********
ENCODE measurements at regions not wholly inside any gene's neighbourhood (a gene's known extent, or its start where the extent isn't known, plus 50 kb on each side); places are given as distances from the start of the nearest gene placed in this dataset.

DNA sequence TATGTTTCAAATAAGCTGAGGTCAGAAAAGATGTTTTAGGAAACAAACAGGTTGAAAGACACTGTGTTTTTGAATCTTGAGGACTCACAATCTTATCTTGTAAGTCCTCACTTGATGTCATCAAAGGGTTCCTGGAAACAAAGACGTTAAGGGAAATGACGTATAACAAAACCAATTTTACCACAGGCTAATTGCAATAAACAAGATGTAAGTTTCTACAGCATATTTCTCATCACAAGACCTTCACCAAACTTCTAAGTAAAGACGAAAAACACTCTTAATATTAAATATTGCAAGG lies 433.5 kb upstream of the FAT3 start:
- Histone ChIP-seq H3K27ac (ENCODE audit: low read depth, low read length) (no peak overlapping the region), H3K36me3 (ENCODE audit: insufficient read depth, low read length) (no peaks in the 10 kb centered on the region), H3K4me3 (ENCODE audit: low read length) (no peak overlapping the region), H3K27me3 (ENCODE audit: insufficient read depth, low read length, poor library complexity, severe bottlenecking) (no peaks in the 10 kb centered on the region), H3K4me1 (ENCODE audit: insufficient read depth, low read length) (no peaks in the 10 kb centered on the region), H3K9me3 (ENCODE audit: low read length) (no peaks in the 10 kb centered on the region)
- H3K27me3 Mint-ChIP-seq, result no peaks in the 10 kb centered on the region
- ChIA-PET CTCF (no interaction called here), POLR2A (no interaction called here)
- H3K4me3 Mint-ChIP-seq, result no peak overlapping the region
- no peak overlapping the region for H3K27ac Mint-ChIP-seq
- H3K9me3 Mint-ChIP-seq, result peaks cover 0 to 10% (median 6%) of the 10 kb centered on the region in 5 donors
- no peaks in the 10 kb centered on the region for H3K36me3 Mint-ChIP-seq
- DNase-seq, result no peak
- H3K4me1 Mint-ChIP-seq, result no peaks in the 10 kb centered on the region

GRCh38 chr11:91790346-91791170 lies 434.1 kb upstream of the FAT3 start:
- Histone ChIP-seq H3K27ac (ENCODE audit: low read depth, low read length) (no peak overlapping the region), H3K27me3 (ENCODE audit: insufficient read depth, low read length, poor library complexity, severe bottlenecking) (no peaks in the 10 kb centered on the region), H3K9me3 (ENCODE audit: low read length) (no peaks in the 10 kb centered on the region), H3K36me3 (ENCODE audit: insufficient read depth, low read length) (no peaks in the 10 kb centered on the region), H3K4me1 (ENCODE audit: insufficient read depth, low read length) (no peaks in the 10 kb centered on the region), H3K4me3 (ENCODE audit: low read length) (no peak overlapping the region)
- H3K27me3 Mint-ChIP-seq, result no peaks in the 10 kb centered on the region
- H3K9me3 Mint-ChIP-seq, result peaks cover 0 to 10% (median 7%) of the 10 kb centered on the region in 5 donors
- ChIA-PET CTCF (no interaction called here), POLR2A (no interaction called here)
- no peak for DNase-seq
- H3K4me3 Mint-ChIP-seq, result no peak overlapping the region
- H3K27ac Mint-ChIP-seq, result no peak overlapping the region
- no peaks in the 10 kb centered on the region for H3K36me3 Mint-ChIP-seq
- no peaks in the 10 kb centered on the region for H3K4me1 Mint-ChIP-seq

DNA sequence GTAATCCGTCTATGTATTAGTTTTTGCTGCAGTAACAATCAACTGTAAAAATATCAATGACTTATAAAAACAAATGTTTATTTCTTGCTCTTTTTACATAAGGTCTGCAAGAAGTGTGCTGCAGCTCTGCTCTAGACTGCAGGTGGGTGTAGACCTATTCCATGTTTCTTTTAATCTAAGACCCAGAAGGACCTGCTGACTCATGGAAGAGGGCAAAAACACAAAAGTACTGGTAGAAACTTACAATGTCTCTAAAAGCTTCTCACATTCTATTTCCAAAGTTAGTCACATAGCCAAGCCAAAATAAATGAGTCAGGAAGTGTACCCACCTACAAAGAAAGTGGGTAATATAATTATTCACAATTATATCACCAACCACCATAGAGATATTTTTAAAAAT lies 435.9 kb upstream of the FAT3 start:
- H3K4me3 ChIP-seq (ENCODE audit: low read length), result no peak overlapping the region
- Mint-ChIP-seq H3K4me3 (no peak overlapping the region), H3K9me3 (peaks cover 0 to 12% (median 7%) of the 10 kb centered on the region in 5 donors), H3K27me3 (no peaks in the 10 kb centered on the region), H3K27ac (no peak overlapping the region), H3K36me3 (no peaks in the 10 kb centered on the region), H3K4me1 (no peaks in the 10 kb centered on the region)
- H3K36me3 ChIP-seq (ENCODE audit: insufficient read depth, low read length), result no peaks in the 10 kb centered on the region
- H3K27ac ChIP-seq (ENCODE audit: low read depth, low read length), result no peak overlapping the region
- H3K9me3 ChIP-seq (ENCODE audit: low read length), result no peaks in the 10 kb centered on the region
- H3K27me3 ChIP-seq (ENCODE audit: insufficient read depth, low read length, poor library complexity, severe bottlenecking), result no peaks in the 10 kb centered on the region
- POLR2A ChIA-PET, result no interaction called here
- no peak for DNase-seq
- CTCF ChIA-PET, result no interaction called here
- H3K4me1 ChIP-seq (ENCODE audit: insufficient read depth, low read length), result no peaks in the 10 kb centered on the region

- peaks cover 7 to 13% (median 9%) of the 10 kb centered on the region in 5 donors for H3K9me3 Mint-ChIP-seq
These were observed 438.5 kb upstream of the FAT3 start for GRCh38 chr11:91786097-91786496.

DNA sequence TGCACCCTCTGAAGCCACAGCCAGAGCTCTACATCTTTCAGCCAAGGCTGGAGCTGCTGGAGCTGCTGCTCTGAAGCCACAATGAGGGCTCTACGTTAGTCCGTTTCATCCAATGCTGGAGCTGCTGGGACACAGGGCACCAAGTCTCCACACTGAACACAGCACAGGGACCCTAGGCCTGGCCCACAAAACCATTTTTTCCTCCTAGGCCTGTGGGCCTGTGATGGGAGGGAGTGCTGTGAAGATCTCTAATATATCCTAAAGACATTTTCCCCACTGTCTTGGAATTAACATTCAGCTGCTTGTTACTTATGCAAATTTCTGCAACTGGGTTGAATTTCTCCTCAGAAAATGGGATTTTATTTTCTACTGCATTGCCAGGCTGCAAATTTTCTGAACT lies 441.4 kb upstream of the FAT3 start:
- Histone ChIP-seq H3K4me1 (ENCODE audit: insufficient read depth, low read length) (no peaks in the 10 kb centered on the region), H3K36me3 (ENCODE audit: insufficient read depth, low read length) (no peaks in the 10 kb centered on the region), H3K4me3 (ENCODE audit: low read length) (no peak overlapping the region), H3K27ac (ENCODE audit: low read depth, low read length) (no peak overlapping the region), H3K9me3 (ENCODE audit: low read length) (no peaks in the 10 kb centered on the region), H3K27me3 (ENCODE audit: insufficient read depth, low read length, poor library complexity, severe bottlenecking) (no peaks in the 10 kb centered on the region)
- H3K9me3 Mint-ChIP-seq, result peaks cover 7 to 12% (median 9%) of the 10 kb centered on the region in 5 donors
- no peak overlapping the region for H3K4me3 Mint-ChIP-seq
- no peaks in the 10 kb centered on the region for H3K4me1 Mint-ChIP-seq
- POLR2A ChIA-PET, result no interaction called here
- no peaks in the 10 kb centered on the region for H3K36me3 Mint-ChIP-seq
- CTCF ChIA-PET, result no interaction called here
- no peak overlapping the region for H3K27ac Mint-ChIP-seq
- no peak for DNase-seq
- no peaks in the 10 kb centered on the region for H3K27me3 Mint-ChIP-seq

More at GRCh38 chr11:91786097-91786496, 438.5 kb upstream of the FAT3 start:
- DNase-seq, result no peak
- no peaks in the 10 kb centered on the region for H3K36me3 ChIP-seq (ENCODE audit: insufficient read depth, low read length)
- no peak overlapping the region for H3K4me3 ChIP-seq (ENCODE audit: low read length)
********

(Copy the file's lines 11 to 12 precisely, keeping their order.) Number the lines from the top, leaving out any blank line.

- H3K4me1 Mint-ChIP-seq, result no peaks in the 10 kb centered on the region

GRCh38 chr11:91790346-91791170 lies 434.1 kb upstream of the FAT3 start: